Hundreds of Sri Lankan-Canadians in Scarborough were ready to celebrate Easter at a church service on Sunday, but given news of deadly bombings in their home country, they prayed for victims and their families instead.
"We were all prepared to rejoice today," Shanthini Zipporah Michael, secretary of the Toronto Harvest Missionary Church, said during the service. Most members of the Pentecostal church are of Sri Lankan origin.
"It's very sad that on Easter day this happened. It's a very sudden shock this news is for us. But we, as Christians, are praying for them, to comfort them and to strengthen them. Somehow, if we can help them, we are going to do that."
Michael, who emigrated from Sri Lanka to Canada in 1995, said the news is shocking because the country seemed to be relatively stable. A civil war there ended a decade ago. She said she received calls from Sri Lanka about the news overnight while she was sleeping.
She said the church, located on Bellamy Road North near Progress Avenue, will continue to pray for victims and will raise funds for families of those killed. It does charity work in Sri Lanka and has a membership of about 400 people.
13 arrested after deadly bomb blasts
Eight bomb blasts hit churches and luxury hotels in the South Asian island country on Sunday. Hundreds of people have been injured. Police have arrested 13 suspects but no group has claimed responsibility. The attacks occurred nearly simultaneously.
The federal government warned Canadians in Sri Lanka to limit their movements and obey local authorities, saying the situation in the country remains "volatile" and more attacks are possible. It added that the High Commission of Canada to Sri Lanka in the capital Colombo would be closed on Monday due to the security situation.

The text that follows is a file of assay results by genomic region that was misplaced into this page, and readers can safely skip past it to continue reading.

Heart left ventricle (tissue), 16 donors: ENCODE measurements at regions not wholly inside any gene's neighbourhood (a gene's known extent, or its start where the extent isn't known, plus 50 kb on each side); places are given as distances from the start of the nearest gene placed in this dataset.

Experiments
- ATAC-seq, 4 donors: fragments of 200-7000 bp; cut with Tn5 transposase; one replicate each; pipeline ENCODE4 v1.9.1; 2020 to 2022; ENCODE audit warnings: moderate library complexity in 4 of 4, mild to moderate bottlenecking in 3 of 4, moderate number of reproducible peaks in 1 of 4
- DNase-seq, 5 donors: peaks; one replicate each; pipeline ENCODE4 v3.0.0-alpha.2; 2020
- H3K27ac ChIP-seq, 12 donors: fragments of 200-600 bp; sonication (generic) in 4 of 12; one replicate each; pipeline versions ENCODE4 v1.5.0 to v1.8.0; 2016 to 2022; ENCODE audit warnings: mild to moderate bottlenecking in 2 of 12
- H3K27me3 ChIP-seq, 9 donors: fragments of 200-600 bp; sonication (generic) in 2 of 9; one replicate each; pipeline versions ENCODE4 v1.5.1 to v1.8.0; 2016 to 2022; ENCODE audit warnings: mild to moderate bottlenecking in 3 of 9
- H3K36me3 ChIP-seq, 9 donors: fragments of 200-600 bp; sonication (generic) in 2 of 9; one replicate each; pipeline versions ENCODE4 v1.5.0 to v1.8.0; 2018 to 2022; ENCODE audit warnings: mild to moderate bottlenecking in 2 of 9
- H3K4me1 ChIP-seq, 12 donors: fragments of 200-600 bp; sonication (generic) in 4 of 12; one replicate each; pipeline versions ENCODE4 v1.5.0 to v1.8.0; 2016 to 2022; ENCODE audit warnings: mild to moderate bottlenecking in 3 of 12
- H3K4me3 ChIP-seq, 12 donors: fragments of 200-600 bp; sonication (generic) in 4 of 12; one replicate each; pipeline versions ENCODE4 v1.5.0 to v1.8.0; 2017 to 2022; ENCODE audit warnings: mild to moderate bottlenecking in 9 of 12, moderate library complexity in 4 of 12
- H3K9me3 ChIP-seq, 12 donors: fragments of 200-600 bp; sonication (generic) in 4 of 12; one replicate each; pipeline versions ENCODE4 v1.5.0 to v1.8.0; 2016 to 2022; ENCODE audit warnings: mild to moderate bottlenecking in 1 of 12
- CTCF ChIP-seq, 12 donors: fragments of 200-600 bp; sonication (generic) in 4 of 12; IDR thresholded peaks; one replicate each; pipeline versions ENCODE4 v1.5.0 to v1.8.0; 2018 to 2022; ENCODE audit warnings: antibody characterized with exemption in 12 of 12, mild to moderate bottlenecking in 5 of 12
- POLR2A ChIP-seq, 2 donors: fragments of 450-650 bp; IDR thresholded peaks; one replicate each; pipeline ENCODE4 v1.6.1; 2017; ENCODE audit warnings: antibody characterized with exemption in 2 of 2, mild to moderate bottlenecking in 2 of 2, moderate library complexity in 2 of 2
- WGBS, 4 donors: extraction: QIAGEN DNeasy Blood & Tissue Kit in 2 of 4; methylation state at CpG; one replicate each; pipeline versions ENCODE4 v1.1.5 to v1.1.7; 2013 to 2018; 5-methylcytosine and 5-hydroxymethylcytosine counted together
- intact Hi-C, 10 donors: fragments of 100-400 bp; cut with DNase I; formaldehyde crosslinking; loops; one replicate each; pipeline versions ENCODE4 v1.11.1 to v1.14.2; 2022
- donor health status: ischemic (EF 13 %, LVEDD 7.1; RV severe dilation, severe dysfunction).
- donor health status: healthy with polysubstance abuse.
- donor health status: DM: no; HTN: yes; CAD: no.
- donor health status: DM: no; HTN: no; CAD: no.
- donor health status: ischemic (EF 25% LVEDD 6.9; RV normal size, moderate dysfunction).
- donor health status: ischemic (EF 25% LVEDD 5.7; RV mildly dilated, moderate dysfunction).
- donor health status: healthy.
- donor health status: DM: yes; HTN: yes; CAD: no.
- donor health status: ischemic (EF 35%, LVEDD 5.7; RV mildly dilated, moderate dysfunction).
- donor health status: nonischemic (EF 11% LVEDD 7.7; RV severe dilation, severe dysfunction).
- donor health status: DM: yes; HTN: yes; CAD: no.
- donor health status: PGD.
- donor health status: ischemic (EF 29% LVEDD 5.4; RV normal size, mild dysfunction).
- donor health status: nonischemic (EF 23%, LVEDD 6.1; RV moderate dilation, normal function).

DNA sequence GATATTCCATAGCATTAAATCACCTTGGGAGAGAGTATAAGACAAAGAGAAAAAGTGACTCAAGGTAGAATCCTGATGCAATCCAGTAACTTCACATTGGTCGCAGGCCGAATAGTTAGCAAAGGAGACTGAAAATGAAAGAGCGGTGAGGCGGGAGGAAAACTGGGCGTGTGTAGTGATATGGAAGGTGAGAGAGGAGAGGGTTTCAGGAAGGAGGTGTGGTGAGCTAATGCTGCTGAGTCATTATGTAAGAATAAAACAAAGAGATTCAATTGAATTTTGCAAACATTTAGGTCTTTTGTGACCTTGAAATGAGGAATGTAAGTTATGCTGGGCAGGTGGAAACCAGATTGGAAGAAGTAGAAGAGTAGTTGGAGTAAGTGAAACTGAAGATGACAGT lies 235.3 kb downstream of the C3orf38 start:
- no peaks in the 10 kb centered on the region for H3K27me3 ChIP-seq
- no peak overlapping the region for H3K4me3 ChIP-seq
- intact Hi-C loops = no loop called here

Global Affairs Canada said in an email Sunday afternoon that there are no reports of any Canadian citizens being affected by the blasts, whose targets included hotels and a church frequented by tourists.
Sri Lanka's Foreign Ministry said the bodies of at least 27 foreigners were recovered, and the dead included people from Britain, the U.S., India, Portugal and Turkey. China's Communist Party newspaper said two Chinese nationals were killed.
PM Trudeau says Canada condemns attacks
Prime Minister Justin Trudeau also expressed sorrow and shock at the attacks, while condemning the targeting of worshippers on Easter Sunday.
"Canada strongly condemns these heinous attacks on hotels and Christians at prayer in churches. Places of worship are sacred, where all should feel safe and secure. No one should be targeted because of their faith," the prime minister said in a statement.
"For millions of people around the world, Easter is a time to reflect on Jesus' message of compassion and kindness — a time to come together with friends and family. We cannot let attacks like these weaken the hope we share."
Sri Lanka's defence minister described the bombings as a terrorist attack by religious extremists and police said 13 suspects had been arrested, though there was no immediate claim of responsibility. Most of the blasts were believed to have been suicide attacks.
Angeline Sahayanathan, the pastor's second daughter, told CBC Toronto that she heard about the bombings at about 1:30 a.m. on Sunday. She said her family celebrated her sister's birthday at midnight.
Then her parents received phone calls from family members in Sri Lanka before the government blocked most social media services.
"It was really devastating," she said. "Our parents said: 'We need to talk to you about this.' Immediately, our stomach had dropped."
Sahayanathan said Easter is all about resurrection, but the service was more sombre than joyful on Sunday morning because of the number of deaths.
"I do believe in everyone's hearts we are not as joyful to sing and to shout because we are thinking about the lives that have been lost," she said. "But we are pressing forward with hope and faith."